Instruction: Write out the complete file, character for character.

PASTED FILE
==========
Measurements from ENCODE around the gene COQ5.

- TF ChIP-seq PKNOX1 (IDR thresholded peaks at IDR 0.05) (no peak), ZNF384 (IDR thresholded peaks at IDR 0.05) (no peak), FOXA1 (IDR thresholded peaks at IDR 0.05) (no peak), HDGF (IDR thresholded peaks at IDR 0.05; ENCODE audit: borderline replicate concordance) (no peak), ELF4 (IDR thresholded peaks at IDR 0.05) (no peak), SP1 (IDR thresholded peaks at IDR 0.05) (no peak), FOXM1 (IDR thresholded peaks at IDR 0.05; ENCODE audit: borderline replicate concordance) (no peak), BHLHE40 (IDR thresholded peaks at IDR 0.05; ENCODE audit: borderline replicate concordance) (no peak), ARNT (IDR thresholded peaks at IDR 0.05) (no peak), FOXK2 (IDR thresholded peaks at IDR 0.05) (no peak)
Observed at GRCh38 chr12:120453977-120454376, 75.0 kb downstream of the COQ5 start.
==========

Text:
Measurements from ENCODE around the gene COQ5.

- TF ChIP-seq PKNOX1 (IDR thresholded peaks at IDR 0.05) (no peak), ZNF384 (IDR thresholded peaks at IDR 0.05) (no peak), FOXA1 (IDR thresholded peaks at IDR 0.05) (no peak), HDGF (IDR thresholded peaks at IDR 0.05; ENCODE audit: borderline replicate concordance) (no peak), ELF4 (IDR thresholded peaks at IDR 0.05) (no peak), SP1 (IDR thresholded peaks at IDR 0.05) (no peak), FOXM1 (IDR thresholded peaks at IDR 0.05; ENCODE audit: borderline replicate concordance) (no peak), BHLHE40 (IDR thresholded peaks at IDR 0.05; ENCODE audit: borderline replicate concordance) (no peak), ARNT (IDR thresholded peaks at IDR 0.05) (no peak), FOXK2 (IDR thresholded peaks at IDR 0.05) (no peak)
Observed at GRCh38 chr12:120453977-120454376, 75.0 kb downstream of the COQ5 start.